Costs of Illegal Flows in Africa
By admin November 28, 2014



Africa is losing about $150 billion annually due to illegal financial flows through corruption, financial embezzlement and tax incentives to conglomerates. Between $1.2 trillion and $1.4 trillion has left Africa in illicit financial flows between 1980 and 2009, roughly equal to Africa’s current gross domestic product, and surpassing by far the money it received from outside over the same period. Illicit financial flows are money earned illegally and transferred for use elsewhere. The money is usually generated from criminal activities, corruption, tax evasion, bribes and transactions from cross-border smuggling The African Forum and Network on Debt and Development (AFRODAD),  organized the Financing Africa’s Structural Transformation Pan African Conference, titled “Curbing Illicit Financial Flows and Mobilizing Domestic Resources.” At the conference, policy director Tafadzwa Chikumbu said Africa would not need any external financial aid if it could curb illicit financial flows. Zimbabwe is one of the countries that are suffering from illicit financial flows. Zimbabwe’s diamond trade has been operating clandestinely since it was discovered in Marange in 2007. Former Finance minister Tendai Biti stated during the tenure of the inclusive government that diamond revenue was not reaching the treasury. The composition of these outflows also challenges the traditional thinking about illicit money. According to estimates by Global Financial Integrity, corrupt activities such as bribery and embezzlement constitute only about 3% of illicit outflows criminal activities such as drug trafficking and smuggling make up 30% to 35% and commercial transactions by multinational companies make up a whopping 60% to 65%. Contrary to popular belief, argues Professor Baker, money stolen by corrupt governments is insignificant compared to the other forms of illicit outflow. The most common way illicit money is moved across borders is through international trade.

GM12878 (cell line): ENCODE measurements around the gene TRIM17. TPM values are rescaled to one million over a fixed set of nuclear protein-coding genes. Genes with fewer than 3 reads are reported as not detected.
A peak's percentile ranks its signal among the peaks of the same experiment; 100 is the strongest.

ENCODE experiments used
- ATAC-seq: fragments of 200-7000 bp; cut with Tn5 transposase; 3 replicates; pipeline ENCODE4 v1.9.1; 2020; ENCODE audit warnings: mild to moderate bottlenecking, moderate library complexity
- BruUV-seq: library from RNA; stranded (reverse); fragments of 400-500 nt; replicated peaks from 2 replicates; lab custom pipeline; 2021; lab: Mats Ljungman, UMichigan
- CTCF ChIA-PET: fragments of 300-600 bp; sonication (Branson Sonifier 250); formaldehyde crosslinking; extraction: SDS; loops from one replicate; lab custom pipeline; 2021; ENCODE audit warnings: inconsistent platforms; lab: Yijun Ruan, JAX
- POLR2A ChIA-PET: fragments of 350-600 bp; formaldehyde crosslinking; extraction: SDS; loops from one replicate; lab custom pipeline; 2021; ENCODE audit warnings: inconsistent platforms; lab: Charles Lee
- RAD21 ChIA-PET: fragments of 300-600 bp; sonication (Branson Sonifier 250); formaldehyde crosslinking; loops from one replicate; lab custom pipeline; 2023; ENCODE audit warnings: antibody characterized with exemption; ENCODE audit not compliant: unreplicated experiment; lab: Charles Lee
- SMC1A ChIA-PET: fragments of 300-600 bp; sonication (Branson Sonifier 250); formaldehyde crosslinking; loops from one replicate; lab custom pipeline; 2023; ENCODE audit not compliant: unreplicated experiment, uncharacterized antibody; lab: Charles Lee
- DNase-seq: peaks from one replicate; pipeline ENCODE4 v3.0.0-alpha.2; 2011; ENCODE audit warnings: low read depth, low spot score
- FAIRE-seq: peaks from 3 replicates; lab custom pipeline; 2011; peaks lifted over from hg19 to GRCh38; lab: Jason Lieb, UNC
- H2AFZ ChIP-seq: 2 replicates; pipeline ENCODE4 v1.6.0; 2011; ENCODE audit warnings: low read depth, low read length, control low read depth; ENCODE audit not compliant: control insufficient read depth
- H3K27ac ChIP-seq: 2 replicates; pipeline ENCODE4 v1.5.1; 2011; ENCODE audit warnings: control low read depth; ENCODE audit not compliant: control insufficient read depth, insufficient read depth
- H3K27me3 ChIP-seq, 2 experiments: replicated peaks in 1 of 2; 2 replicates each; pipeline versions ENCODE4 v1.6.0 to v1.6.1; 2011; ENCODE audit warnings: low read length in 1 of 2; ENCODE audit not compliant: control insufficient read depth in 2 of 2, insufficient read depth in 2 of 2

Illicit financial flows are affecting developing countries more, and undermining African states in their effort to mobilize domestic resources and transform the lives of their citizens. Illicit financial flows undermine the role of the states in mobilizing internal resources and some would argue that because of this, greater calls for social transformation are openly expressed. Most African governments end up relying on external sources of finance, and this weaken the country’s political institutions. Most countries with high illicit finance inflows have high poverty levels. A September report by the Zimbabwe Vulnerability Assessment Committee (ZIMVAC) estimates that 63 percent of Zimbabweans are poor, with 16 percent of the country’s 12.5 million people deemed extremely poor. While the number of extremely poor households in the country has reduced from 42.3 percent in 2001, Sydney Mhishi, a principal director in the Ministry of Labour and Social Welfare in Zimbabwe, told IPS that there is an overwhelming demand for cash transfers because of rising poverty and inequalities, mostly in rural areas.

Though Zimbabwe has vast natural resources, the blessings of its natural wealth have not benefited its people. The nation has of some of the largest diamond and platinum reserves in Africa and the world, and has over 40 exploitable minerals. All of this could potentially transform the lives of Zimbabwe’s citizens. But the valuation of the country’s mineral deposits, experts say, remains unknown because of the shadowy arrangements under which most Zimbabwean mines are being exploited. The Zimbabwe Environmental Law Association (ZELA) points to a dearth of transparency and accountability in the management of the Marange diamond mines. Africa is taken advantage of by powerful nations when they offer tax incentives and tax holidays to attract foreign investment. African governments need to be more objective and take control of its resources, particularly in the extractive industry which generates about $3.5 trillion in global annual gross revenue. Financial flows in the mining industry are rampant due to declared revenue. The industries are affected by bribes, undervalued royalties, corruption, tax evasion and financial embezzlement. Zimbabwe earned $596.4 million from mineral revenue during first half of 2014, which is an 8% decline when compared with the same period the prior year, figures released by the Minerals and Marketing Corporation (MMCZ) indicate. The state owned minerals marketing company said during the period under review, the mining industry faced a cocktail of challenges, among them, high production costs, constrained capital and liquidity, resulting in an 8% revenue fall from the $652m realised in 2013.

“Illicit financial inflows cause inequalities because the government loses revenue that should in turn be redistributed to the poor through the trickle-down effect. The rich should pay taxes and subsidize the underprivileged so that they get access to social services”, said Janet Zhou, a programs director with the Zimbabwe Coalition on Debt and Development. Zimbabwe has been affected by illicit financial flows, as money is illegally transferred or utilized elsewhere usually through criminal activities, corruption, tax evasion, bribes and cross-border smuggling. Research conducted in August by AFRODAD and the Zimbabwe Economic Policy Analysis and Research Unit approximates that between 2009 and 2013, cash-strapped Zimbabwe lost $2.85 billion dollars through illicit financial flows in mining, fisheries, forestry and illegal safari activities.


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